“Safe and Lucky that I was born in the land of Tana Toraja, island of Sulawesi” – These are the words that signify the spirit of the people and the land of Tana Toraja. Nestled among the lush green mountains of South Sulawesi in Indonesia, the culture and natural beauty of Tana Toraja is something that almost every Indonesian is proud of. The island of Sulawesi itself is not that popular among tourists, mostly because there are hardly any places where you would find the cliched and pretentious booze-fueled parties. This is probably one of the reasons why the simplistic charm of its stunning landscapes have been untouched and the cultures remain upheld. When me and my friend Polly decided to take a weekend off from our volunteering duties in Palopo city and head off to Tana Toraja, we were obviously quite excited. After being asked the same question “Did you go to Tana Toraja” countless times by our Indonesian friends, we were looking forward to heading there, experience the place for ourselves and be among the Torajan people.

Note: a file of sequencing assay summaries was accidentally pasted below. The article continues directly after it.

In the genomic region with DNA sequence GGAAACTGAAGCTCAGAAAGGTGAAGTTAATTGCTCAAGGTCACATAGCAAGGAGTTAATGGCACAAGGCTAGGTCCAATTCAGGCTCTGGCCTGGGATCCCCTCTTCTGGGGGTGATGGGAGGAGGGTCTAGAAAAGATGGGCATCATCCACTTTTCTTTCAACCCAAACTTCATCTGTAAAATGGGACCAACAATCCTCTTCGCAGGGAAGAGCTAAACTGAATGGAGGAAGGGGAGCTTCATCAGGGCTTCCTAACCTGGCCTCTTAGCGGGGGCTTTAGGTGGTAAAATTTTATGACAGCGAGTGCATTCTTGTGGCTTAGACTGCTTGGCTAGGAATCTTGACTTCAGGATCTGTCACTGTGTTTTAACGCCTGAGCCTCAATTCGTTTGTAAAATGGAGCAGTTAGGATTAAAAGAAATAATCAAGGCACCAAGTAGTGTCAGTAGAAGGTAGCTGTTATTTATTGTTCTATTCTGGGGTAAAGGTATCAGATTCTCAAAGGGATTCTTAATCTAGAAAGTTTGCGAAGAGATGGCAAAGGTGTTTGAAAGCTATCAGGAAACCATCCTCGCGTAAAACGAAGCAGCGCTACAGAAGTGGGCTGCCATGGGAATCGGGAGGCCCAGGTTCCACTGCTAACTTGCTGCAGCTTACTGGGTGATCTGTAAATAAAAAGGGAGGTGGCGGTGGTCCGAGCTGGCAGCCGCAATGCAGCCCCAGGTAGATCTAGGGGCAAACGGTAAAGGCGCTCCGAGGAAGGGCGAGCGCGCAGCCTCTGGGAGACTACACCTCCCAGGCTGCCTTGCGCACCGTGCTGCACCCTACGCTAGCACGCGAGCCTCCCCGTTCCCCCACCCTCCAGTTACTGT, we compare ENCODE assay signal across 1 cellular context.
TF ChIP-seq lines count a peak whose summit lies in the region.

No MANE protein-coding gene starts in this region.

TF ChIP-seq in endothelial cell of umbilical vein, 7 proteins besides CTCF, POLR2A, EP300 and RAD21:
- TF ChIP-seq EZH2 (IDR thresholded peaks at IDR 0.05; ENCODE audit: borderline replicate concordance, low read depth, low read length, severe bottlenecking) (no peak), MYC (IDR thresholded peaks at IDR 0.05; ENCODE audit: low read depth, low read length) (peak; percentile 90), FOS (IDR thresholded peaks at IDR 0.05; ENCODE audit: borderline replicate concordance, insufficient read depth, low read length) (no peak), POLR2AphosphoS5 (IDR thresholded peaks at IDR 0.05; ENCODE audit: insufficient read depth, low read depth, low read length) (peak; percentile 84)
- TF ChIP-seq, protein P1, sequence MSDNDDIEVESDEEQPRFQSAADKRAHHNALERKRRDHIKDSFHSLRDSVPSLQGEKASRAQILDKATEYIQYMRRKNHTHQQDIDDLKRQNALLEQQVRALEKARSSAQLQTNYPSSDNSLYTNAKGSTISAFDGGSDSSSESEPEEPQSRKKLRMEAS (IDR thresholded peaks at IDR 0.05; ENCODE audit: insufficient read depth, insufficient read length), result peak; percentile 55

About Toraja People and Culture
The Toraja are an ethnic group of people indigenous to the region of South Sulawesi in Indonesia. These are the people whose virtues of tenacity and deep familial bonding you will hear about when you are in Sulawesi. As an indigenous group, their culture, traditions and especially their views on life and death is an intriguing affair for curious outsiders like me. The Toraja people work with immense dedication all their life to accumulate generous amounts of wealth although not for their personal comfort but to facilitate for an elaborate funeral ceremony for their deceased ancestors and family members. The views and approach of Torajans towards death is where things make a shift towards an alternate reality. A major part of the cultural beliefs of Torajans is centered around death. “Death is not the end for us”, says Silas, one of my friends from Tana Toraja. For the Toraja people, death is just another stage a human has to go through during his/her journey.
Veering Across the Highlands in Tana Toraja
With very little information on the internet about this place, it does get a bit challenging to make a proper plan about the attractions and activities here. Our many Indonesian friends from Palopo city provided us all the inputs we needed. The constant phrase we heard was “It is very beautiful there” but little did we know that it would be actually a case of “You need to see it to believe it”. As we were riding our scooters through the villages, countryside and across the mountains, we were in awe of the stunning sceneries and felt really thankful that the natural beauty of Sulawesi has remained pure to a large extent. Although we could manage to explore just four places in the two days, each of these places were beautiful in their own ways.